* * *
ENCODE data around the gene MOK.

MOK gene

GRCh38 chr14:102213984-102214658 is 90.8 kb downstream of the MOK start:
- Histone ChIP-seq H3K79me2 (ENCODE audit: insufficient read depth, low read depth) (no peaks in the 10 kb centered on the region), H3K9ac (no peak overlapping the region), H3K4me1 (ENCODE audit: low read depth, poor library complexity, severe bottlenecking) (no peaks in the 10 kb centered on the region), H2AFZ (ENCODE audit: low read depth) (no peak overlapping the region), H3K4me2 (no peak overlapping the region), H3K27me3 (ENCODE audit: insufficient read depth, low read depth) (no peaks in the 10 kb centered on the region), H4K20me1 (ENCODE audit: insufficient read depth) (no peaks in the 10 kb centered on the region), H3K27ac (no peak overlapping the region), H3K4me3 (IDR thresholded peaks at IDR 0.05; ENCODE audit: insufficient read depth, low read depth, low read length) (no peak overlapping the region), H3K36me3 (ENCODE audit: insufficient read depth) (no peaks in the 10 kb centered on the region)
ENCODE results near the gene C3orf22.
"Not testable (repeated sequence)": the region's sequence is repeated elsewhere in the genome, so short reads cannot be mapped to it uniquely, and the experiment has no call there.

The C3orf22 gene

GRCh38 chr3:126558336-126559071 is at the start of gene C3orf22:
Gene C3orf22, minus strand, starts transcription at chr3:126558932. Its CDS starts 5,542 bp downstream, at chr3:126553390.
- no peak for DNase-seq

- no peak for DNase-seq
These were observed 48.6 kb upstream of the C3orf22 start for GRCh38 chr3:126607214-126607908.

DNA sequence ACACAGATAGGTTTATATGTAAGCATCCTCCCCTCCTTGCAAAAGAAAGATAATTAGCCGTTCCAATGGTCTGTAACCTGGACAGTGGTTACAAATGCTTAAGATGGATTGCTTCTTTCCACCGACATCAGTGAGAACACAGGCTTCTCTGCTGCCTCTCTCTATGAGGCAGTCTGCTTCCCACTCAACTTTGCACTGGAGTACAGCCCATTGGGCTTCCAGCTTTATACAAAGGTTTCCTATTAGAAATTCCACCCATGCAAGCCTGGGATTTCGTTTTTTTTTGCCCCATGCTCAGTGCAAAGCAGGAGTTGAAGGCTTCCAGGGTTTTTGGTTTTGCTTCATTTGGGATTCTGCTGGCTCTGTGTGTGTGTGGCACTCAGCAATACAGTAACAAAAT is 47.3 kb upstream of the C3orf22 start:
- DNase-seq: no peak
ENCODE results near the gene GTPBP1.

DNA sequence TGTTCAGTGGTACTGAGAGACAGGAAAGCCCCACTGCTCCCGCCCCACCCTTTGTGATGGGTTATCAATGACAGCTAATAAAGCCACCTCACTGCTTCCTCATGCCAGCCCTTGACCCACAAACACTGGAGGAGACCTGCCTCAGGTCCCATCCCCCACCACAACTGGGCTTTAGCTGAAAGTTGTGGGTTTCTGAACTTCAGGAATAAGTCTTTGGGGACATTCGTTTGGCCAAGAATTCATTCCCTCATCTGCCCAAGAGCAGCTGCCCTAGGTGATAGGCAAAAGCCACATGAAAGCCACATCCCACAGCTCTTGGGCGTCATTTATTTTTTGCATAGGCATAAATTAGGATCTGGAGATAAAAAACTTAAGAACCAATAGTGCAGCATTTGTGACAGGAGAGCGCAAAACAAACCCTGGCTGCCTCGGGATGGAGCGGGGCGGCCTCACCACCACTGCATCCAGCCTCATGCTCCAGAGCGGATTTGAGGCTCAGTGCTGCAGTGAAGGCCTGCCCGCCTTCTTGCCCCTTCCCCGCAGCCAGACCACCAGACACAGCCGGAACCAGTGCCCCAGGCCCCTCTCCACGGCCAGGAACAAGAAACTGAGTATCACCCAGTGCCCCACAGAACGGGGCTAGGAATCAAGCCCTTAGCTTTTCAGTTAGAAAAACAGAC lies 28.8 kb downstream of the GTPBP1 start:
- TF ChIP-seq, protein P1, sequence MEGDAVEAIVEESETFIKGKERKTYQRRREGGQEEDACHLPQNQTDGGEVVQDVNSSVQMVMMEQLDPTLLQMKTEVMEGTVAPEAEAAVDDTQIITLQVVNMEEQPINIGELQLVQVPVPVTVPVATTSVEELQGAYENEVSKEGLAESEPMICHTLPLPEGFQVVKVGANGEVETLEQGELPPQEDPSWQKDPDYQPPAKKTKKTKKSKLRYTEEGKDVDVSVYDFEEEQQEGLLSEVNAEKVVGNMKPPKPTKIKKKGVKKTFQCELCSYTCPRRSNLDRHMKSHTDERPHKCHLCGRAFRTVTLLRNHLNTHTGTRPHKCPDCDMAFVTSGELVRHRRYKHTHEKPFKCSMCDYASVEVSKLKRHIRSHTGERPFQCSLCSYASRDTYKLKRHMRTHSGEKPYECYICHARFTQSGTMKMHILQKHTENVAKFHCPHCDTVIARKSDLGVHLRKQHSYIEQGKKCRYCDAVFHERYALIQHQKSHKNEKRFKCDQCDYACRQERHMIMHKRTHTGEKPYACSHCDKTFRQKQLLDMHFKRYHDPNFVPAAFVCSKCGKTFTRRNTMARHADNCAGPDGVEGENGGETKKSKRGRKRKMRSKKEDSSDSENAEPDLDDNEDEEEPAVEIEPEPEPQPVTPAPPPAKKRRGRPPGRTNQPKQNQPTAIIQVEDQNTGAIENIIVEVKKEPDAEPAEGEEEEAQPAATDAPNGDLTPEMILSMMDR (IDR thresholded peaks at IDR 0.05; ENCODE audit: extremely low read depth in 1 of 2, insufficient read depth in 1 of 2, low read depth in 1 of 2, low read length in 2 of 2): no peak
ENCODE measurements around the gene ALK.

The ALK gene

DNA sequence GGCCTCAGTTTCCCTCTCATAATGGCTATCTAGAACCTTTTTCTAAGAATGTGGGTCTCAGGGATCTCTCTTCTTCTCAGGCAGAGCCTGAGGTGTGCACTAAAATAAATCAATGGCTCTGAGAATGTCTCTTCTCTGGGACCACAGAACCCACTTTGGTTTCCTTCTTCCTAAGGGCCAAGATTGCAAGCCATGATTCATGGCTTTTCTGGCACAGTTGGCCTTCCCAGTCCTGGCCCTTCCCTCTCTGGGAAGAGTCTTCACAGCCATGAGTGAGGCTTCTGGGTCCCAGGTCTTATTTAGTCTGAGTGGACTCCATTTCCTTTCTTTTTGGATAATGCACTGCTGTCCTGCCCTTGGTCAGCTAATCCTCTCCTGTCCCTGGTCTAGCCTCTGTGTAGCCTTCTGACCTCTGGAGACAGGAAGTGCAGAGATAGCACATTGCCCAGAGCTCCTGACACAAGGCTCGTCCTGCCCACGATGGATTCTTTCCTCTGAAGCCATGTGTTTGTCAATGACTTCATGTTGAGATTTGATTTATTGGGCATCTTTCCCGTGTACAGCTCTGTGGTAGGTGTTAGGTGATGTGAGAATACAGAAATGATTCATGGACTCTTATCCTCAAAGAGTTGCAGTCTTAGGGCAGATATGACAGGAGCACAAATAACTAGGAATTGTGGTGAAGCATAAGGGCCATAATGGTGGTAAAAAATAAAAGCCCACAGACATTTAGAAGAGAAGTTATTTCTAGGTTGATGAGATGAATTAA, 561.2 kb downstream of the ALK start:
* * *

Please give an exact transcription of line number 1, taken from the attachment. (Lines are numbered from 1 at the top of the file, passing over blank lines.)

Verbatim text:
ENCODE data around the gene MOK.